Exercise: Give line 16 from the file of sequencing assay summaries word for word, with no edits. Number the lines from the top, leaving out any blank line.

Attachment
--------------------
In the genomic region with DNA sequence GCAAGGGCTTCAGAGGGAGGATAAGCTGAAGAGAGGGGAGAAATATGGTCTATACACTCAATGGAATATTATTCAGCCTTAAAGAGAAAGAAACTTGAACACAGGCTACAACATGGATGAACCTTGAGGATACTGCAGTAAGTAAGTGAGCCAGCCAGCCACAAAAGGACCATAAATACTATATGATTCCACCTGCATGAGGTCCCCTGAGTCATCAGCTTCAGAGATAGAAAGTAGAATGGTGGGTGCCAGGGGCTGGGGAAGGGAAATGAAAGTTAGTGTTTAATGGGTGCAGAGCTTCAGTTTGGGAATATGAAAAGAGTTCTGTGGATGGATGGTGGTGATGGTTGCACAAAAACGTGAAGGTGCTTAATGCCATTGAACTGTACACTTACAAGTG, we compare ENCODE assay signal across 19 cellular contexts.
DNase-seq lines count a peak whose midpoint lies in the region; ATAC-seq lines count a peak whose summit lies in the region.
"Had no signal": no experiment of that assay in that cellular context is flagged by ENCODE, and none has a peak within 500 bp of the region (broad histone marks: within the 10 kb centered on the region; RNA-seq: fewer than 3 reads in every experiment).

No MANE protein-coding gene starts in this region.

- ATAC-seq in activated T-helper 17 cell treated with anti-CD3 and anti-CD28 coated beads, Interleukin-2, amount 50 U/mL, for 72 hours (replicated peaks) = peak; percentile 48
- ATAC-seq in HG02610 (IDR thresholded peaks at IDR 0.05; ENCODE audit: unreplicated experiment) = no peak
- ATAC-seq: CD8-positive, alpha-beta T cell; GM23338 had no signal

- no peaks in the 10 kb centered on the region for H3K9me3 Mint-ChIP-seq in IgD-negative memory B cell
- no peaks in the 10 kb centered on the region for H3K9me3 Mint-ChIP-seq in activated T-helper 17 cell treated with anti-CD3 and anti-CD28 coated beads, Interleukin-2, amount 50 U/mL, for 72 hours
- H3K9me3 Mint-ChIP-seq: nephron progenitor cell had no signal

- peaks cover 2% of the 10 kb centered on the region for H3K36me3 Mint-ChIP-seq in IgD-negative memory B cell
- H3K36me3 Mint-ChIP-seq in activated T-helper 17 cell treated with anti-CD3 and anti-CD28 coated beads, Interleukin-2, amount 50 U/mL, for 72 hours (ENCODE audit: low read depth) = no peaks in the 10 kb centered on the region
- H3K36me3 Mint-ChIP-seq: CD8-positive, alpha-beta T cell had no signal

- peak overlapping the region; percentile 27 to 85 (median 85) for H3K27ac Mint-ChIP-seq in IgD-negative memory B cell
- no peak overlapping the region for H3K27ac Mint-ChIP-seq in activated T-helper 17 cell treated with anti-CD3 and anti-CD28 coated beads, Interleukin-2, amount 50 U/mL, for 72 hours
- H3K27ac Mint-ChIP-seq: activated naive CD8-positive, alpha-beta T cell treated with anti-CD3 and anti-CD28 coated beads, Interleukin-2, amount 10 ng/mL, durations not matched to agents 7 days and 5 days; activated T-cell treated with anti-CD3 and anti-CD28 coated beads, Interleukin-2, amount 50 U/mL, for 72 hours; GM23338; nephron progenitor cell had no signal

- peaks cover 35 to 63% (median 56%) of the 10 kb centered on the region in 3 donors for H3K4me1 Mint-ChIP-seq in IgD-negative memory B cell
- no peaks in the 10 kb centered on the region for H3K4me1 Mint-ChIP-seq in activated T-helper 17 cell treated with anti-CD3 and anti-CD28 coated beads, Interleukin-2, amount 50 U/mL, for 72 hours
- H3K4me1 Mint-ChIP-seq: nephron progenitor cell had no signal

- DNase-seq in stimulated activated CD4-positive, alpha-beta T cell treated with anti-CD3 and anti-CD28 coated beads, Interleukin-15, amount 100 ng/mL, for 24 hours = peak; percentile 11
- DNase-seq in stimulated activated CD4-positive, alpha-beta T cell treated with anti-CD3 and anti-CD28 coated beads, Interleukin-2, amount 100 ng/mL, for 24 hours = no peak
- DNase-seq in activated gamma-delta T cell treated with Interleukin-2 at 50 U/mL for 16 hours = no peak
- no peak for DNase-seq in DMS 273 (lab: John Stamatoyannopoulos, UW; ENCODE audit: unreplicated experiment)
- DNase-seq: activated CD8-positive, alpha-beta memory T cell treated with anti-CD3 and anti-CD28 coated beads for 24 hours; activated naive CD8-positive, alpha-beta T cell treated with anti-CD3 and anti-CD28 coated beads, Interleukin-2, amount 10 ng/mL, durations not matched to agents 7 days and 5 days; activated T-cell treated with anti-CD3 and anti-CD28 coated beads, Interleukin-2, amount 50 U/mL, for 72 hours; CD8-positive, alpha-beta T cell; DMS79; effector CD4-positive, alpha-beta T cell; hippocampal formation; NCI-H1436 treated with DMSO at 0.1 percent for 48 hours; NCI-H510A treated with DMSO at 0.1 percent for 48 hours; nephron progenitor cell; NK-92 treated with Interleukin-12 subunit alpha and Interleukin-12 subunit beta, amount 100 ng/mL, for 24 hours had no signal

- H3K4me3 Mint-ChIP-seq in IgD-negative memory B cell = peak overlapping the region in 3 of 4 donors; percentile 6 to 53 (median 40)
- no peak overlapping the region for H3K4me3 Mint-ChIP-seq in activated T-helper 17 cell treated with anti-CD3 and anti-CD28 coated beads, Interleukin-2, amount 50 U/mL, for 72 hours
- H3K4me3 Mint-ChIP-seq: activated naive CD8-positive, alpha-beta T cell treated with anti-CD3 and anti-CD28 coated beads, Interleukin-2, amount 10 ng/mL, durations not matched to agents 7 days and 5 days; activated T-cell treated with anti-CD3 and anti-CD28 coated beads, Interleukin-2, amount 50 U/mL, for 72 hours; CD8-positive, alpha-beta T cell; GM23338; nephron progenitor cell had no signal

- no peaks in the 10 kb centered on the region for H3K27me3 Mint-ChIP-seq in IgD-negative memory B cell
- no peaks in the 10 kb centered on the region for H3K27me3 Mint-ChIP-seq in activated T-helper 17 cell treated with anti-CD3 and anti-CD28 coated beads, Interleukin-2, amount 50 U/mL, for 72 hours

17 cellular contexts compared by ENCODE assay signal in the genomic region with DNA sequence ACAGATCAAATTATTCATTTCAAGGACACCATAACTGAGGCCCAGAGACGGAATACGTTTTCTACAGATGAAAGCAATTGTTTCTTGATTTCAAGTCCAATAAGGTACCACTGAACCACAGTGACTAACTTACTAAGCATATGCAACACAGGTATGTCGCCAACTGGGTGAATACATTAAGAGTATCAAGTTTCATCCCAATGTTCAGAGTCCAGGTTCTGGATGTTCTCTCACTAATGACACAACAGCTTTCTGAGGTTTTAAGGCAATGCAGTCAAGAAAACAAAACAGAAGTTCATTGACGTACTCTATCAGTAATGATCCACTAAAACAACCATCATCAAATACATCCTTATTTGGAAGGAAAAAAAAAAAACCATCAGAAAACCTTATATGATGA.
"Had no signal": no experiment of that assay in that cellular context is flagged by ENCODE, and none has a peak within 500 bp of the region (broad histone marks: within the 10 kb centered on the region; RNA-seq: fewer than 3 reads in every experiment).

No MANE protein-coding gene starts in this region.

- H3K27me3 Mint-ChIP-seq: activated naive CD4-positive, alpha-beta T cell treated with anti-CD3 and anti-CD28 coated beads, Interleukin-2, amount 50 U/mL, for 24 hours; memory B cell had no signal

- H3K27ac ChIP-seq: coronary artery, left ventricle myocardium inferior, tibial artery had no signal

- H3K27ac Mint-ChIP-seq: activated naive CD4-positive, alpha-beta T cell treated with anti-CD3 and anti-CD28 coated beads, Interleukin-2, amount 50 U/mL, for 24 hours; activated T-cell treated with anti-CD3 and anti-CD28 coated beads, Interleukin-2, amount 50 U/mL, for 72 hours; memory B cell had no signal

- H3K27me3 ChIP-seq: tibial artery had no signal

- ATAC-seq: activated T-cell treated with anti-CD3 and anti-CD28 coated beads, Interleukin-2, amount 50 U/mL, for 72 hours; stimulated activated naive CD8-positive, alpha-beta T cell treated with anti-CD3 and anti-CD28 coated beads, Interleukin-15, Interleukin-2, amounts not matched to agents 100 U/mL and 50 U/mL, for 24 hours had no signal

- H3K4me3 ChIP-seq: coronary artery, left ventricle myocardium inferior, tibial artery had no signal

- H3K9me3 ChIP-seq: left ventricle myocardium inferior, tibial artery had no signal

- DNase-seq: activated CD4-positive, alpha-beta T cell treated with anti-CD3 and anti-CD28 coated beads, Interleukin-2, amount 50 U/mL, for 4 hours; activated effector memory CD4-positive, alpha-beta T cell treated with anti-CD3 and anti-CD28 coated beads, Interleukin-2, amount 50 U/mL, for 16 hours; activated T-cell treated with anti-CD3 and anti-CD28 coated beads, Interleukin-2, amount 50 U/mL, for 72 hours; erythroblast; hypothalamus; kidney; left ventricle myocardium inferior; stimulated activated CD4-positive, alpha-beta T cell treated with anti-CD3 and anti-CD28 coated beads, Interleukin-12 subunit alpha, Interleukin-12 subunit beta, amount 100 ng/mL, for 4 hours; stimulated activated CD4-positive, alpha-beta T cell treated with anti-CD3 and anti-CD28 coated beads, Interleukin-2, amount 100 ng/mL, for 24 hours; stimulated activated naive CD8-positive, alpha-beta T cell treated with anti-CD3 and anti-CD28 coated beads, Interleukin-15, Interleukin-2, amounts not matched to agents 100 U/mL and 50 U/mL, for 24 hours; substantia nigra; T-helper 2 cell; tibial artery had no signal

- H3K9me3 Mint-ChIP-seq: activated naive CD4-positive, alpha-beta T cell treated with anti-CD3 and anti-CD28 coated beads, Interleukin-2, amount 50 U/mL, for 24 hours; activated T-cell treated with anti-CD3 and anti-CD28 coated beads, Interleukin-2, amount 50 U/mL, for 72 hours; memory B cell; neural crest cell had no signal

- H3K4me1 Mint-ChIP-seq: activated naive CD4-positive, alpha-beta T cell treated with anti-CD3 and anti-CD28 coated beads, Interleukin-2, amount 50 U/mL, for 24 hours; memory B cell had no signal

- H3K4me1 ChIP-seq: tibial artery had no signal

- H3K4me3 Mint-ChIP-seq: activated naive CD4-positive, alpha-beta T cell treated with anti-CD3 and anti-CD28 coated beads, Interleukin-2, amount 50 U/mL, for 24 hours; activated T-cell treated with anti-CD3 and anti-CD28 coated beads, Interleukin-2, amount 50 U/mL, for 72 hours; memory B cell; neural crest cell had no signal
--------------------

- H3K27ac Mint-ChIP-seq: activated naive CD8-positive, alpha-beta T cell treated with anti-CD3 and anti-CD28 coated beads, Interleukin-2, amount 10 ng/mL, durations not matched to agents 7 days and 5 days; activated T-cell treated with anti-CD3 and anti-CD28 coated beads, Interleukin-2, amount 50 U/mL, for 72 hours; GM23338; nephron progenitor cell had no signal